COLLEGIATE CORNER: Trash talk: Ocean Dumping
March 10, 2014 11:01 AM - McKaylee Reavis, Class of 2015, Wakefield High School, Arlington, VA
Remember the excitement that filled your body when your parents told you the family was going to go to the beach? Remember the excitement slowly leaving your body when you witnessed the trash that covered the beach for miles? Ocean dumping has become a major problem for marine life and the people who enjoy its many benefits. Many marine animals have suffered from the trash in the water and people have suffered from the sight of trash filling the ocean and cluttering the beaches ruining their supposed beautiful day. Industries, cities, and militaries have been dumping their waste into the ocean for years now. One solution to prevent this problem is to impose stricter restrictions on ocean dumping that range from pedestrian waste to toxic nuclear hazard.
Warming up all over, even in the Arctic
March 10, 2014 09:55 AM - Tim Radford, Ecologist
It's long been established that Arctic Ocean sea ice is on the retreat, writes Tim Radford. But it's the pace of change that's surprising scientists: latest studies show that the ice-free period is increasing by 5 days / decade. Ice in the Arctic continues to retreat. The season without ice is getting longer by an average of five days every 10 years.
Protecting species in Canada
March 10, 2014 09:24 AM - Dr. David Suzuki, Care2
Of 345 species at risk in Canada, more than 160 have waited far too long for recovery strategies. Thanks to a recent federal court decision, four luckier ones are finally getting overdue plans detailing steps needed to save and protect them, including identifying habitat they need to survive. But to make it happen, environmental groups including the David Suzuki Foundation, with the help of Ecojustice lawyers, had to take the federal government to court. It wasn't the first time we’ve gone to court to protect wildlife.
Study Reveals Deer Slow Down Forest Progression
March 10, 2014 06:07 AM - Editor, ENN
Uncontrolled deer populations in rural and suburban areas have become a nuisance for many communities. Not only do deer cause damage to ornamental plants and private residential landscapes, but a new study confirms that deer populations are also altering forest progression. A team of researchers at Cornell University report that deer can create environmental havoc in forests by disrupting the natural soils and seed banks thus causing additional problems for the forest ecosystem.
Challenges and a call for Conservation Cooperation in the Arab world
March 8, 2014 08:31 AM - Mark Henley, SciDevNet
The Arab region's best chance of facing the challenges of food insecurity, water scarcity and natural disasters lies in collaborating on environmental preservation, a study says. The study, published in The Lancet (20 January), argues that current academic discussions about health, population and development in the Arab region fail to convey the true level of urgency.
Clear through the haze for marine ecosystems in Southeast Asia
March 7, 2014 11:51 AM - Kimberly Wang, National University of Singapore
The unprecedented high levels of transboundary haze in Southeast Asia last year prompted Dr. Zeehan Jaafar, a lecturer at the Department of Biological Sciences at the National University of Singapore Faculty of Science, and Dr. Tse-Lynn Loh, a postdoctoral research associate at the Daniel P. Haerther Center for Conservation and Research, John G. Shedd Aquarium (Chicago, USA), to critically evaluate the potential impacts of biomass burning and haze to marine ecosystems in the Southeast Asian region.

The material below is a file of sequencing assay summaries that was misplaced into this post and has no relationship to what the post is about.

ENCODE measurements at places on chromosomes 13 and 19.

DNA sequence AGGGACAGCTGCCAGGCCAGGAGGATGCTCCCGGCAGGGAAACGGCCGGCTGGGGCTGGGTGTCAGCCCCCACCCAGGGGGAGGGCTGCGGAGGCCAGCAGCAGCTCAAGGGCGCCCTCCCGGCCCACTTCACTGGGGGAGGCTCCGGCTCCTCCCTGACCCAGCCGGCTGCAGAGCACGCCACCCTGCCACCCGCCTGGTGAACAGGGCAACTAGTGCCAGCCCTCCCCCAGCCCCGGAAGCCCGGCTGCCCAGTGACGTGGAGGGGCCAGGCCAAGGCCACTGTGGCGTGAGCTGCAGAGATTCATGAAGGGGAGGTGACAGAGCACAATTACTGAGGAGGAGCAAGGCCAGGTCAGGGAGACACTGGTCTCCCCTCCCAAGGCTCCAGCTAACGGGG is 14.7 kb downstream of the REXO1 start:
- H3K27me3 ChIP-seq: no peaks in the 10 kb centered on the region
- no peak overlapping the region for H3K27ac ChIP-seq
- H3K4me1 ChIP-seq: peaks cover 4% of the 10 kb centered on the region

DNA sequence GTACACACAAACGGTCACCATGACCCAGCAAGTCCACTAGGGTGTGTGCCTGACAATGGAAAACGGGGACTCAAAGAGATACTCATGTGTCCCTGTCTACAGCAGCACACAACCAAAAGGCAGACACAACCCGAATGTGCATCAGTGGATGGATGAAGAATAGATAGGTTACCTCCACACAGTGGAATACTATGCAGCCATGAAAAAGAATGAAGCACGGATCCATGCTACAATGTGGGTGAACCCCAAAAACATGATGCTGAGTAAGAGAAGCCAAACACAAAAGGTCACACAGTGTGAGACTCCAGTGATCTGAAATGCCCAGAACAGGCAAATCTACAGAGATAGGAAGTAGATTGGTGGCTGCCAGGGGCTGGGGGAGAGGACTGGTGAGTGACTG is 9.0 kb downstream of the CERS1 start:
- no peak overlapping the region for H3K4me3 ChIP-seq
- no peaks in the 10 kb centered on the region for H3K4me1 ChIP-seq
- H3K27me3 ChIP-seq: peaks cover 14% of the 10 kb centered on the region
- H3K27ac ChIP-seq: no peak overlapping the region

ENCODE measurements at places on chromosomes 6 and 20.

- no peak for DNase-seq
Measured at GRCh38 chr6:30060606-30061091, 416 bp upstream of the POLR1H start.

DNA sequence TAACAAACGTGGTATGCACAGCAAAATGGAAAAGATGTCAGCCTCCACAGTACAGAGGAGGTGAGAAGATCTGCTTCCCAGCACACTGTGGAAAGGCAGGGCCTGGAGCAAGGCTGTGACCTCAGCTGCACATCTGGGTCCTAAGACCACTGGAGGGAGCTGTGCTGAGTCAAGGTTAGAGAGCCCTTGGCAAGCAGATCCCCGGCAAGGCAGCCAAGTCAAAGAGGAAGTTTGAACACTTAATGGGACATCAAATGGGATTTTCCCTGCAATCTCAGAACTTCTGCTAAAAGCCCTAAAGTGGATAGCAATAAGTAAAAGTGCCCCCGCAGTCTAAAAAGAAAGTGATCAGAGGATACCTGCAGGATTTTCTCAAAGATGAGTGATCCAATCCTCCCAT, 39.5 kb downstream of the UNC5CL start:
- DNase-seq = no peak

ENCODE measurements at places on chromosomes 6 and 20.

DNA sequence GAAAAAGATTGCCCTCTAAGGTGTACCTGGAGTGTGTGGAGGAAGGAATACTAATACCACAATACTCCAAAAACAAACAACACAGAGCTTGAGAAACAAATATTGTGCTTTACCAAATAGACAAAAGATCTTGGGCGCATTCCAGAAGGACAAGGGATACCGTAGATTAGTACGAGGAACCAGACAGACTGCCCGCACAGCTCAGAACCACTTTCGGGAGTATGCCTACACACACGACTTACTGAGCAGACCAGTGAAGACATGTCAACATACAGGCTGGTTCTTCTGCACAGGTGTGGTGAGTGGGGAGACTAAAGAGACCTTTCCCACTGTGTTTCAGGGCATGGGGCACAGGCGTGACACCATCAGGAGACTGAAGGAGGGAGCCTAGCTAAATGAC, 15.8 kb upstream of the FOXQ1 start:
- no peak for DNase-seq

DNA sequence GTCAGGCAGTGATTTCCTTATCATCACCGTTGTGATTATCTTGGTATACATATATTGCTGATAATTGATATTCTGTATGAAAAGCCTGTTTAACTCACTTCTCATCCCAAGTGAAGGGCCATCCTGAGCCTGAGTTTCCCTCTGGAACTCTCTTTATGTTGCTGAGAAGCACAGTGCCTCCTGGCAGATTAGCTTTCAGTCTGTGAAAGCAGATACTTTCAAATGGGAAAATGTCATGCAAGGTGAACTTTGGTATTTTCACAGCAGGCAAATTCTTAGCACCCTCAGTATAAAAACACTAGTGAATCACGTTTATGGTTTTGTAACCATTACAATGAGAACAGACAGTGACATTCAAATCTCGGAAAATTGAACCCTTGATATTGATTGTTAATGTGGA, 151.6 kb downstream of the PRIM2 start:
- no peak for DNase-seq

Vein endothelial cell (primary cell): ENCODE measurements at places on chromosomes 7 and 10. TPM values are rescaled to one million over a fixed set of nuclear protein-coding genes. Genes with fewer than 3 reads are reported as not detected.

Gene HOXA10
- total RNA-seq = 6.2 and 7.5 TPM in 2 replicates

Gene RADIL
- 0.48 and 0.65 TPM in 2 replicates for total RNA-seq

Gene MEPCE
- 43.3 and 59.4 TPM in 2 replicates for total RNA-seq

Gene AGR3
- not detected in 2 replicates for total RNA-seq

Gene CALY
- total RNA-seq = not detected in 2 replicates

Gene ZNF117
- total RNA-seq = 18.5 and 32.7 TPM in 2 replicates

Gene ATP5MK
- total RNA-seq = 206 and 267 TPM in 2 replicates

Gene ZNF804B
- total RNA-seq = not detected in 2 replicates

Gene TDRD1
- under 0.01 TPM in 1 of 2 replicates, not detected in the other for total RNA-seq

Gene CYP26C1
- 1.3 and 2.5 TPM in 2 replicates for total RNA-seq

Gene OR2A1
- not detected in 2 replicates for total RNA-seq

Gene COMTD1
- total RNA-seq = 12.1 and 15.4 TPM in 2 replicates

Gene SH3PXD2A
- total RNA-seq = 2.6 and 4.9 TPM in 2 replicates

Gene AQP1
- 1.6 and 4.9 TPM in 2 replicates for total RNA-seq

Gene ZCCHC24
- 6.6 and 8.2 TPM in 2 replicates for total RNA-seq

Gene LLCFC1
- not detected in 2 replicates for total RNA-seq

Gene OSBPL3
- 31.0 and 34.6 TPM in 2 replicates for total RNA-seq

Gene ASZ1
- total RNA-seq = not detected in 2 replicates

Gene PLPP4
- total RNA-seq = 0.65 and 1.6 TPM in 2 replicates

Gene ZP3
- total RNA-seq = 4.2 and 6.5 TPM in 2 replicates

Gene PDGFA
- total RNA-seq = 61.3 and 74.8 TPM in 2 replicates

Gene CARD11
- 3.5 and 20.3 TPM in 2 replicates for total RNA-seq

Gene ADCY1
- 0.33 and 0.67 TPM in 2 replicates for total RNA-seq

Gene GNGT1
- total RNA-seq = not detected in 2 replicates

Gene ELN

Arctic sea ice melting one warm river at a time
March 7, 2014 09:32 AM - Maria-Jose Vinas, NASA Earth Science News Team
A new NASA study finds that warmer than normal waters from rivers draining into the Arctic Ocean each summer are eating away at the sea ice in the Arctic Ocean. Led by Son Nghiem of NASA's Jet Propulsion Laboratory in Pasadena, Calif., the research team used satellite data to measure the surface temperature of the waters discharging from Canada's McKenzie River into the Beaufort Sea during the summer of 2012 and noticed surface waters being warmed suddenly due to the sudden influx of warm river water This warmed the surface layers of the ocean, which in turn increased the melting of sea ice.
Crop Pests "Vastly Underestmated' Warns Study
March 6, 2014 03:22 PM - Sci Dev Net Contibutor, SciDevNet
The number of different pests plaguing crops in the developing world may be vastly underestimated, contributing to severely reduced harvests in some of the world’s most important food-producing nations, say researchers.
Clean Water Act protects Bristol Bay
March 5, 2014 10:03 AM - Jessie Thomas-Blake, American Rivers
The Environmental Protection Agency (EPA) announced last week that it is initiating a process under the Clean Water Act (CWA) to identify appropriate options to protect the world's largest sockeye salmon fishery in Bristol Bay, Alaska, from the potentially destructive impacts of the proposed Pebble Mine!
Good news for Nepal's wildlife after another year of no poaching
March 5, 2014 08:05 AM - Hannah Mulvany, ARKive.org
After Nepal making a commitment to protect the future of its magnificent and highly endangered species, it has once again succeeded and between February 2013 and February 2014, no rhino, tigers or elephants were poached in the country. Nepal has a history of success in the prevention of poaching, and another poaching-free year occurred in 2011.